French authorities should only detain any migrants arrested during or after the forced eviction operation as a measure of last resort, after justifying in each individual case that it is a necessary and proportionate measure which conforms with international human rights law. Alternatives to eviction and detention, including the provision of adequate alternative accommodation, should always be fully explored first. France is also obliged to ensure that anyone left unprotected following the forced eviction is not left homeless or vulnerable to other violations of their human rights.

French authorities must provide access to fair and satisfactory asylum procedures to any individuals evicted from the squat who wish to make applications for asylum, and must not resort to using the ‘priority’ procedure.

There have been a series of raids and evictions of squats and camps inhabited by migrants and asylum-seekers over recent years in and around Calais. Amnesty International has previously issued urgent actions in 2009 in relation to the clearance operation of the makeshift encampments that came to be known as ‘the jungle’ near Calais, in which almost 300 migrants and asylum-seekers were evicted from their makeshift encampments. According to local migrant rights activists, the squat near the Fort Nieulay is reportedly one of the last remaining squats in the Calais area following a series of police raids

Name: 30-40 migrants

Gender m/f: Male

UA: 244/12 Index: EUR 21/009/2012 Issue Date: 21 August 2012

Take action

Please write immediately in French or your own language:

  • Urging the authorities to halt the planned eviction of the squat near the Fort Nieulay and to ensure that evictions of migrants from squats and camps around Calais are carried out only as a last resort, and only in full compliance with international human rights standards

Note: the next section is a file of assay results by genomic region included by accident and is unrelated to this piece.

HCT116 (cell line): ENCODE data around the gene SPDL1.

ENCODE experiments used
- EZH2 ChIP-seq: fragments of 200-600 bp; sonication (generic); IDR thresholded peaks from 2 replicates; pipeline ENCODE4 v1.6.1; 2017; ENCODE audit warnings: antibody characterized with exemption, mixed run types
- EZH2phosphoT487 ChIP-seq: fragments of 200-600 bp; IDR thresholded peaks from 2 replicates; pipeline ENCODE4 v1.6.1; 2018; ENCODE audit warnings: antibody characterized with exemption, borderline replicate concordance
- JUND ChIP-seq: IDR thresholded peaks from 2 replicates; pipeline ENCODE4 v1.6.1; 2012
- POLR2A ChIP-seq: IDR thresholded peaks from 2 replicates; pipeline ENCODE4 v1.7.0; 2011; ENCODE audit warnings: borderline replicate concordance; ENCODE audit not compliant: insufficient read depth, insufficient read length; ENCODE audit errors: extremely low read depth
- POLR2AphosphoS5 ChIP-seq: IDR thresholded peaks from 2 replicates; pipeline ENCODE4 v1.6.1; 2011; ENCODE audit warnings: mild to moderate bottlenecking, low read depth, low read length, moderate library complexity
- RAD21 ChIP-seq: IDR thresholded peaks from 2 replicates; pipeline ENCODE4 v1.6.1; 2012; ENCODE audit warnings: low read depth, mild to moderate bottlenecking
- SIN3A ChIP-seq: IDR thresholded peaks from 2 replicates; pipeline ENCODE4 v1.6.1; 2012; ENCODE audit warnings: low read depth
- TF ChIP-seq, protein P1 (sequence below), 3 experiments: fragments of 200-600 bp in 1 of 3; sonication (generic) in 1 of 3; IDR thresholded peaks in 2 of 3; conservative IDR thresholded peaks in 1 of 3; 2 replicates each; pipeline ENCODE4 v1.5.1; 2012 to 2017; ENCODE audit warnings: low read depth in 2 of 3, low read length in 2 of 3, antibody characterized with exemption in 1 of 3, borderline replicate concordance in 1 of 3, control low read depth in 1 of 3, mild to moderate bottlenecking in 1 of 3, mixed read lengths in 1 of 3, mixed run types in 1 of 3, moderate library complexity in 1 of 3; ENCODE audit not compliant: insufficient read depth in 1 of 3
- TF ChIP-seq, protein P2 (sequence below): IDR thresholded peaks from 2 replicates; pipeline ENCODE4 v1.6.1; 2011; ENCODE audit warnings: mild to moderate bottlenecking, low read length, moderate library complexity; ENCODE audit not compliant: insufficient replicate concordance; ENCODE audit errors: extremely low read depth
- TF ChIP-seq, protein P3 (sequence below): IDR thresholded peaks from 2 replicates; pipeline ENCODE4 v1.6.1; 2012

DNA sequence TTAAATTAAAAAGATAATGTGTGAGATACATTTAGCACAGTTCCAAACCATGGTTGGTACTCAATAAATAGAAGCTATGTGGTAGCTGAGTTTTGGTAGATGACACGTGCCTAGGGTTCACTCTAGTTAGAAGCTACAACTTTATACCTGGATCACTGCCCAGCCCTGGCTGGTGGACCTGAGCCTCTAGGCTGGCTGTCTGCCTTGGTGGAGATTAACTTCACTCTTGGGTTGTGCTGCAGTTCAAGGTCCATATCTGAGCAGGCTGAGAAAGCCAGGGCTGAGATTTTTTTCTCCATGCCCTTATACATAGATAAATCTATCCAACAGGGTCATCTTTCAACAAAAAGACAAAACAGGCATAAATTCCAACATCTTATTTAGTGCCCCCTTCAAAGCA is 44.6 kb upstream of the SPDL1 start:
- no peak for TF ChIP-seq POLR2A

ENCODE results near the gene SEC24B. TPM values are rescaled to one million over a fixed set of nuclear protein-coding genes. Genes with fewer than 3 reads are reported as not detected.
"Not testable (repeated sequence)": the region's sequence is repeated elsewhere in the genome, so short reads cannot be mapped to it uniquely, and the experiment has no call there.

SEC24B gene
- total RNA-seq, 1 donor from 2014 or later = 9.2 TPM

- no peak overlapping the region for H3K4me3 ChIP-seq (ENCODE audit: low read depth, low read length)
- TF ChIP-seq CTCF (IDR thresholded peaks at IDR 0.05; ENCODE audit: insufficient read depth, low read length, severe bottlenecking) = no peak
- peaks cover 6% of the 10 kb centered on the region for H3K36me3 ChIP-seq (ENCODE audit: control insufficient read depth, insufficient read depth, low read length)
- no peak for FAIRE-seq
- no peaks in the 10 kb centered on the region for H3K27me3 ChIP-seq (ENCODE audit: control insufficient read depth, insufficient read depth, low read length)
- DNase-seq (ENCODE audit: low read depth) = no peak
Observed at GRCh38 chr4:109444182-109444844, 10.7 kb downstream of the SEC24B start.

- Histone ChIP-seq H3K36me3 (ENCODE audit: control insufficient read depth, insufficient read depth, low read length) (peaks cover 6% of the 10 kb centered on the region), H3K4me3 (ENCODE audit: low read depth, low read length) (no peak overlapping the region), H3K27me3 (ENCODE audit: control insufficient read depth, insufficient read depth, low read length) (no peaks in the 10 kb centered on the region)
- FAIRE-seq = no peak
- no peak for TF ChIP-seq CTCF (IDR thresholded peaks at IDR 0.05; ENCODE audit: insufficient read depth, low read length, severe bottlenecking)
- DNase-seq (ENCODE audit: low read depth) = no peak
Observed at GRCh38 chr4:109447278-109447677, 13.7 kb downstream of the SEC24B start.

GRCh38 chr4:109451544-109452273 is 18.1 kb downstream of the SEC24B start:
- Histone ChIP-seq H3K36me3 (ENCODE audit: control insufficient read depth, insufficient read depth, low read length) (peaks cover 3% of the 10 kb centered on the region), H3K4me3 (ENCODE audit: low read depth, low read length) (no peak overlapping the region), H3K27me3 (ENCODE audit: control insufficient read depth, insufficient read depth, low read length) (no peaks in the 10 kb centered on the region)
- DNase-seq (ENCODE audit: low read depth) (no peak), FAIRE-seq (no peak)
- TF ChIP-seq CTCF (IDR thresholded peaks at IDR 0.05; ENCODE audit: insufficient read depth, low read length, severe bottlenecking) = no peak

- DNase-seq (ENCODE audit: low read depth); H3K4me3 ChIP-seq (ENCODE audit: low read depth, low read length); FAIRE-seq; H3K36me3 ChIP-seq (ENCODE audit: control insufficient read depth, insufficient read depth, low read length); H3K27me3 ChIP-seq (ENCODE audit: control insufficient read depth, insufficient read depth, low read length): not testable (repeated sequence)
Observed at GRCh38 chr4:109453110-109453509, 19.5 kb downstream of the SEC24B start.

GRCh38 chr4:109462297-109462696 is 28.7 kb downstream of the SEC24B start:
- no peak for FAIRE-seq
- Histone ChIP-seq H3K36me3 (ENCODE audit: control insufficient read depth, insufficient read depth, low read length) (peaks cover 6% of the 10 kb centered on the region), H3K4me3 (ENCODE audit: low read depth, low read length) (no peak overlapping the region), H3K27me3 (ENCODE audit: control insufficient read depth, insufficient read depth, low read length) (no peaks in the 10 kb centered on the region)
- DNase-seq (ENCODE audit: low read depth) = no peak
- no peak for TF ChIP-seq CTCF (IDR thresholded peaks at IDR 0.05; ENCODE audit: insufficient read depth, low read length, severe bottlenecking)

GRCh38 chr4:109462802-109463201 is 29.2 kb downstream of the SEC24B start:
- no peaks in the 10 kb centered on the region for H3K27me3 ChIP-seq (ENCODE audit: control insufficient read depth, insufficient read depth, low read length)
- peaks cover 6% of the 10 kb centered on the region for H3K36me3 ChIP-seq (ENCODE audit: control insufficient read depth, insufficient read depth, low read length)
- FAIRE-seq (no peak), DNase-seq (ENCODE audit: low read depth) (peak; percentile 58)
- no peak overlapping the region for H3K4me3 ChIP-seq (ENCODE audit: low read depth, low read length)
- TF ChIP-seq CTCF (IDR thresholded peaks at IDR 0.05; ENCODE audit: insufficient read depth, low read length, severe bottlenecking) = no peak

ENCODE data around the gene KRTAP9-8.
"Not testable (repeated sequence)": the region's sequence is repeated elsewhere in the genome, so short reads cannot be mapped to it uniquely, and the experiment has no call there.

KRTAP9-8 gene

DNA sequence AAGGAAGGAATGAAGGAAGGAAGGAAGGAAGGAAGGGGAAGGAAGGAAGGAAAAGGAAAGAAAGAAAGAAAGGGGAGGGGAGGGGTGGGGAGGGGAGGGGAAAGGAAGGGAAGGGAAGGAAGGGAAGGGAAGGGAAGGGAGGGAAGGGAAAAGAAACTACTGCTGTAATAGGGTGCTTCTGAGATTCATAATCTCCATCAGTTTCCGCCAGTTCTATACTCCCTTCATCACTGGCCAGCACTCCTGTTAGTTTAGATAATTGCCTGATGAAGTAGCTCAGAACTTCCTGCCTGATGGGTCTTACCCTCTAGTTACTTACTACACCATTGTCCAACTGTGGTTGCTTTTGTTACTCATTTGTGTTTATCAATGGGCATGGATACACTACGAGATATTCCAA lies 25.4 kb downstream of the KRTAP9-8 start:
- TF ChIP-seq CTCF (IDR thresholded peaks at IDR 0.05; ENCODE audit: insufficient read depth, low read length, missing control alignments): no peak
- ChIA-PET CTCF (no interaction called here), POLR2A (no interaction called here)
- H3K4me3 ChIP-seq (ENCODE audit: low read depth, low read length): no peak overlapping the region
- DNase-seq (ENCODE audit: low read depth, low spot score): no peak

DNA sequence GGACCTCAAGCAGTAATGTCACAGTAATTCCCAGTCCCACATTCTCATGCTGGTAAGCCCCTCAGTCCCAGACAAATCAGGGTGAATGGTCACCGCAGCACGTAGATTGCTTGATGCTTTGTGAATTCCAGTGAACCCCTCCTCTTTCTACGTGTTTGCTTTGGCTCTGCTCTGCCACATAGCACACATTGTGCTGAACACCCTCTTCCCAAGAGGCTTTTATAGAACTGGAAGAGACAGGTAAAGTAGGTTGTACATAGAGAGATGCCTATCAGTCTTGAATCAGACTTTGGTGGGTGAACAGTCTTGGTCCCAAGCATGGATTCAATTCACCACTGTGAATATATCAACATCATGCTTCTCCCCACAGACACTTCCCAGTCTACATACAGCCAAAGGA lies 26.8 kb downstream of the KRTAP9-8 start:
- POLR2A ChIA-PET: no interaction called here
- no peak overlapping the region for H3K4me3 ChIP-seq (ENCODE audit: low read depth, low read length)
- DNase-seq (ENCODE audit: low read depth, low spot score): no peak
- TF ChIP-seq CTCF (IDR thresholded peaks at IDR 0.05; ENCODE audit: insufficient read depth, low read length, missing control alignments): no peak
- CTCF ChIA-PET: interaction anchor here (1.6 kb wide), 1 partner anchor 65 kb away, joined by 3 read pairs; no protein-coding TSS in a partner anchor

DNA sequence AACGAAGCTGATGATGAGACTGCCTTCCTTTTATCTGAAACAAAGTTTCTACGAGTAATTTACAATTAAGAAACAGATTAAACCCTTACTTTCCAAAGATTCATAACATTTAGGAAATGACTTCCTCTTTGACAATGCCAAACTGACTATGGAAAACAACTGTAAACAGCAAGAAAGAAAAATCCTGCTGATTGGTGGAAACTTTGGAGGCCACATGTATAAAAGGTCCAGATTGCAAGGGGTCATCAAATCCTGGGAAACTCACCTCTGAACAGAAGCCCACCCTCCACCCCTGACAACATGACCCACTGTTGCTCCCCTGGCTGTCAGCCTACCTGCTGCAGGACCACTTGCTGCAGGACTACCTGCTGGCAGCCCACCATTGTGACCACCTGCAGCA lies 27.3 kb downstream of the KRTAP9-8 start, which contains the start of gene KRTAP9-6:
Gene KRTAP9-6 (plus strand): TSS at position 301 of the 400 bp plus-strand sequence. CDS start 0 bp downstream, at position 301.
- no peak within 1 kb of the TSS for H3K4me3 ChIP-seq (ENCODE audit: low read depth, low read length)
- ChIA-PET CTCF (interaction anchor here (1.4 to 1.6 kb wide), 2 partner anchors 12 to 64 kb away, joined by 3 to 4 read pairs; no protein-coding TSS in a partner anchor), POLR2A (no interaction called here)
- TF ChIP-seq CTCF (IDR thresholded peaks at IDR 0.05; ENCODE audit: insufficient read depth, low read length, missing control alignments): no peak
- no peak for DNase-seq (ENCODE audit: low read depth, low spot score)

• Calling on the authorities to ensure that no one is left homeless and vulnerable to other violations of their human rights as a result of the eviction.
  • Demanding that any individuals evicted during the operation are not detained, unless there is an individualized assessment that detention is a necessary and proportionate measure which conforms with international human rights law
  • Urging them to ensure that anyone wishing to claim asylum are provided with access to a fair and satisfactory asylum procedure, and are not subjected to the ‘priority’ asylum procedure.

PLEASE SEND APPEALS BEFORE 2 OCTOBER 2012 TO:

Prefect
M Denis Robin
Préfecture du Pas-de-Calais
Rue Ferdinand Buisson
62020 Arras, Cedex 9, France
Fax: +33 3 21 55 30 30
Salutation: Dear Prefect / Monsieur le Préfet

Mayor
Mme Natacha Bouchart
Mairie de Calais
Place du Soldat Inconnu
Boîte Postal 329
62107 Calais, France
Fax: +33 3 21 46 62 09
Email: maire@mairie-calais.fr
Salutation: Dear Mayor / Madame la Maire

Also send copies to diplomatic representatives accredited to your country.

Please check with your section office if sending appeals after the above date.